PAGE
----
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Quality bulls: Breeding soundness exams recommended

by Wyoming Livestock Roundup

The impact of the bull on the genetic makeup of a herd is important, according to University of Nebraska Beef Extension Specialist Rick Rasby. 

“He provides half of the genetic material of each calf. He services between 15 to 50 females annually and 80 to 90 percent of the genetic change in a herd is the result of the bulls selected,” he explained. “This is why it is important to make astute and well-planned selection of bulls.”

Unfortunately, too many producers pull the bull after breeding season and let him fend for himself. Although Rasby pointed out how important it is to have a veterinarian do a breeding soundness exam each spring before breeding season, M. Wayne Ayers, DVM with Caine Veterinary Teaching Center at the University of Idaho stated in his report Management of Bulls for Natural Service, that only 26.8 percent of respondents in a NAHMS 2007-2008 survey reported using a breeding soundness exam (BSE) on a regular basis. 

“It would seem that most producers want delivery of a bull with the potential to be a satisfactory breeder, but once delivered, they assume nothing will change and the bull will remain fertile and a good breeder from thereafter,” Ayers wrote. 

Fertility problems

A breeding soundness exam (BSE) is necessary because the bull can become infertile permanently or temporarily at any time. 

Scrotal damage can occur during the winter, Rasby said. Frostbite can impact the sperm produced and the capacity, he said. Ayers added that orchitis, epididymitis, vesiculitis, testicular degeneration, traumatic injuries to the penis or prepuce and limb injuries or arthritis can all impact sperm production. 

“Some of these conditions are visible to the producer and therefore are treated or the bull is culled when detected,” he said. “However, most of the inflammatory conditions would only be detected if a thorough BSE were performed.”

If a bull can service an average of 25 cows each season, the bull represents an estimated $20,000 in gross income each year. 

“It is the goal of most producers to get their cows bred, and to get them bred early in the breeding season,” Rasby said. 

Producers should have their bulls examined early in the breeding season and make necessary preparations, he explained. 

For bulls from 15 to 18 months of age to maturity, Rasby recommends working with a veterinarian to make sure vaccinations are up to date. 

“If bulls are purchased from a seedstock producer, they should have current vaccinations and have passed a BSE,” he said. 

Passing an exam

According to Ayers, a passing BSE consists of a physical exam of the feet and legs, eyes, vesicular glands, ampullae or prostrate, inguinal rings, penis and prepuce, testes and spermatic cord, epididymides, scrotum and any other physical abnormality that could prevent the bull from successfully breeding.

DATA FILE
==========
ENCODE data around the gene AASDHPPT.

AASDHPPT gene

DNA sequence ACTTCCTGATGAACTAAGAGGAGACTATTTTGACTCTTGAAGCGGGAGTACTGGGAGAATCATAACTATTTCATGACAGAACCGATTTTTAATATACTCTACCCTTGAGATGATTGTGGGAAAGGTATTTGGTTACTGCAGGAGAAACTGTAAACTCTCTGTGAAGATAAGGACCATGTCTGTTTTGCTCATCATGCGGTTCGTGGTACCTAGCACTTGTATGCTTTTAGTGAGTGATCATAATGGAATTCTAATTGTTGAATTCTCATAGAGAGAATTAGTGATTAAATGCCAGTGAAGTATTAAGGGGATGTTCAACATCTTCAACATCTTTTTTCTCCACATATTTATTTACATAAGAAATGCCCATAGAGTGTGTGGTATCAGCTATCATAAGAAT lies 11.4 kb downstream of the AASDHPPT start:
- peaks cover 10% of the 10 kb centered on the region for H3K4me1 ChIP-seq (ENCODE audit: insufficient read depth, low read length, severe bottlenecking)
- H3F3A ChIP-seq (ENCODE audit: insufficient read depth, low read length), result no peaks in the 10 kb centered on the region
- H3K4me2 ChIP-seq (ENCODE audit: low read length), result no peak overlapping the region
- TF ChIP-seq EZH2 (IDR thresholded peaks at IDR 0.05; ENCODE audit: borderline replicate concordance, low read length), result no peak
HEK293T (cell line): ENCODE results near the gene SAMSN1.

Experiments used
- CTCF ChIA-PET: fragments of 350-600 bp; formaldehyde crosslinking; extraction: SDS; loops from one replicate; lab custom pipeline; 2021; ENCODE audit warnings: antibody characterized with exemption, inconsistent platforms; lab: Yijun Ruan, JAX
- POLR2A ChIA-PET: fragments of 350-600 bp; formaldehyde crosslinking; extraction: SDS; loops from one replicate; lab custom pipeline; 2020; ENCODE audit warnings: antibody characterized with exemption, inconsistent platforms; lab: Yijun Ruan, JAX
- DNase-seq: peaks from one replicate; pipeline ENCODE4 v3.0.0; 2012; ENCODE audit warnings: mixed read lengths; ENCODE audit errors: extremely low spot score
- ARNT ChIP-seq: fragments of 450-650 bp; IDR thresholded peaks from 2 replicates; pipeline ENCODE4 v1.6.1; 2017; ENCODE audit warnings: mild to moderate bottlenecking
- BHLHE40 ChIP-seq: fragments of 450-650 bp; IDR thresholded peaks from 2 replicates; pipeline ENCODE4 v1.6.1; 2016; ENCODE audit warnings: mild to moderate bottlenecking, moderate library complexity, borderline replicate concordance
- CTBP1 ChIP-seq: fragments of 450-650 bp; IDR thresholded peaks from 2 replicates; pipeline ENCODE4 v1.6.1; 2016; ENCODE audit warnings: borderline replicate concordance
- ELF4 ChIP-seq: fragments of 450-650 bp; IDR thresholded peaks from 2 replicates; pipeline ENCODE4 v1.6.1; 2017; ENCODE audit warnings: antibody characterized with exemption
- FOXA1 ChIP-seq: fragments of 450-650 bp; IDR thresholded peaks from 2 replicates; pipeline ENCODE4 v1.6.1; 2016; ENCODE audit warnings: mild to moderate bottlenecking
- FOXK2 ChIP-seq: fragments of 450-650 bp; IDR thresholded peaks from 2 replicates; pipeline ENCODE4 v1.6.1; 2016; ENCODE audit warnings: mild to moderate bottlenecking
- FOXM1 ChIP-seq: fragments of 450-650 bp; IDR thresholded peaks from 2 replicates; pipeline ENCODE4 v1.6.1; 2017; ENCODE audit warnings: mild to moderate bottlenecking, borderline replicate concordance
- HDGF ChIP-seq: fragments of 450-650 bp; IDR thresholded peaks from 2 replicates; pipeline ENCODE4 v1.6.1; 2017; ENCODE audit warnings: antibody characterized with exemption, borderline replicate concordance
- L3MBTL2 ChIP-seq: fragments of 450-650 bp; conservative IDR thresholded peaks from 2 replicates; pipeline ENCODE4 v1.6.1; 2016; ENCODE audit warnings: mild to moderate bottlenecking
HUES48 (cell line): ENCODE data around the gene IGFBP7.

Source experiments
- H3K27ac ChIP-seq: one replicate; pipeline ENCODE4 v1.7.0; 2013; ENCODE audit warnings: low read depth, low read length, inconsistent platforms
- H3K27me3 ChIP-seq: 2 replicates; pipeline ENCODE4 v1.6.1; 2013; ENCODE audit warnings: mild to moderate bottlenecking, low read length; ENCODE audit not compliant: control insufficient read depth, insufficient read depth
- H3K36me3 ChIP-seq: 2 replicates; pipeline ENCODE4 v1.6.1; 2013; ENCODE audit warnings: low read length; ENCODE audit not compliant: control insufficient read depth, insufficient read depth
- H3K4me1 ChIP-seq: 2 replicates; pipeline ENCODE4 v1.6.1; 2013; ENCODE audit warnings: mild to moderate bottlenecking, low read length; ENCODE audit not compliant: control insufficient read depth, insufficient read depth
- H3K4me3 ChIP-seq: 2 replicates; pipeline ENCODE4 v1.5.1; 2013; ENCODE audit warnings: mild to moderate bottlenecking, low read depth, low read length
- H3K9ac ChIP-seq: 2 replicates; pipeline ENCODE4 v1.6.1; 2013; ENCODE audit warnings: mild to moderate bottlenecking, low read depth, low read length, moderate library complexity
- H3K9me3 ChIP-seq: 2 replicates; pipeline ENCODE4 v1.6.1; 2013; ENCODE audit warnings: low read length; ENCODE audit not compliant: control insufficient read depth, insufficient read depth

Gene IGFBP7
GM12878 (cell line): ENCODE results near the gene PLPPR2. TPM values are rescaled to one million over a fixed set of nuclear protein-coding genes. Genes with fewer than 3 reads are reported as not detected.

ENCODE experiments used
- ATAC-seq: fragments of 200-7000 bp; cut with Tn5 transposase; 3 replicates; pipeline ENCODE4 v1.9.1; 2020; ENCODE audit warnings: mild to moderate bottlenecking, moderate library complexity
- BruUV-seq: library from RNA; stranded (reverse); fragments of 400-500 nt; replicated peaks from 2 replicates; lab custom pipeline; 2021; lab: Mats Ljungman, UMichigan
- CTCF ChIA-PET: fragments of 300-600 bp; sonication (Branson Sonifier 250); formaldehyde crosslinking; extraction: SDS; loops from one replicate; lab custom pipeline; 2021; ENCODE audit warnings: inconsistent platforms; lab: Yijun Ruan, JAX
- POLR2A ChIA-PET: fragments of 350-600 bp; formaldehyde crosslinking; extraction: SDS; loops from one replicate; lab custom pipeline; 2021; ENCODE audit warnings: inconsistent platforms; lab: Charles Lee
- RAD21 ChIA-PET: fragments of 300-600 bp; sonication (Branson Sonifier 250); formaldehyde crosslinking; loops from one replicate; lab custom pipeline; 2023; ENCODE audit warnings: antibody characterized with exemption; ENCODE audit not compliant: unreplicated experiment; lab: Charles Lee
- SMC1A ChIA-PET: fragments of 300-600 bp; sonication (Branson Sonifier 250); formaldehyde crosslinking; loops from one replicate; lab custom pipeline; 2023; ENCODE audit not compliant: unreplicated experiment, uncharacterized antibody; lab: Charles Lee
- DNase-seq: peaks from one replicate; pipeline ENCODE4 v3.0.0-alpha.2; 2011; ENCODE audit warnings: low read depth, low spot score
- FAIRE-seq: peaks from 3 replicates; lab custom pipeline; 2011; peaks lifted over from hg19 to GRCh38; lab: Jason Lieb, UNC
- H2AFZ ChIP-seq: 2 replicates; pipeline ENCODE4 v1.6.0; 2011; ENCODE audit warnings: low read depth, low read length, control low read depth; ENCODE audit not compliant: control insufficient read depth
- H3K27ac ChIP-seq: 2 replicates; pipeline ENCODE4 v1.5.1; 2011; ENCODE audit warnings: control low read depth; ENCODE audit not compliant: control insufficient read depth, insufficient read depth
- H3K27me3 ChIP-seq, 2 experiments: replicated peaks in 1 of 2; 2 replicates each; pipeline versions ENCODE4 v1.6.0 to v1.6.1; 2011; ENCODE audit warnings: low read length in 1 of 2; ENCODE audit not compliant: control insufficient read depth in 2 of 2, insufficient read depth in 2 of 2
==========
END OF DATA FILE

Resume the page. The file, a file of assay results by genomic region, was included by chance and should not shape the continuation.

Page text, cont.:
A veterinarian will also look for sperm mobility greater than 30 percent, sperm morphology greater than 70 percent, and a scrotal circumference that is age dependent, he added. 

According to the Beef Improvement Federation, a 15- to 18-month-old bull should have a scrotal circumference of at least 31 centimeters. 

“It is a threshold trait,” Rasby said. “As a producer, I like to see that a little higher. I select bulls with at least 33 to 34 centimeters. The scrotal circumference impacts sperm production, and the relationship between scrotal circumference to the daughter’s puberty has been well documented. As scrotal circumference increases, days to puberty decreases in the daughters.” 

Physical condition

The bulls should also be in at least a body condition score of six going into the breeding season. Younger bulls that are in the 15- to 18-month range have been known to lose 100 pounds or more during the breeding season, Rasby said. 

“It is important to have them in proper body condition because they are still growing. You don’t want them to lose muscle tissue and condition during the breeding season,” he said. 

If the bulls have just been purchased, Rasby said it is important to get them home as soon as possible before the breeding season begins. If the bulls are over-conditioned, the producer should reduce energy-intake. 

“Don’t starve them back to the body condition score you want them in,” Rasby cautioned. “They need to keep gaining, but at a slower rate.”

The bull battery should also be introduced to one another before the start of the breeding season, so they can establish a hierarchy. 

“Introduce them in a pasture or a large open area,” he said. 

For bulls that aren’t in a body condition score six, Rasby recommends starting to feed them 80 to 100 days before the start of breeding season. 

“It allows them to build their energy reserves gradually,” he said. 

If the bull wintered well, it may only need five to seven pounds of grain per head per day and some good quality hay. If the bulls are thin, they may need up to 20 pounds of grain per head per day and some good quality hay. 

At the University of Nebraska, Rasby said the bulls graze on dormant native range and are supplemented with four to five pounds of distiller’s grain each day. He noted it is also important to allow 24 to 30 inches of bunk space for each bull. 

Gayle Smith is a correspondent for the Wyoming Livestock Roundup. Send comments on this article to

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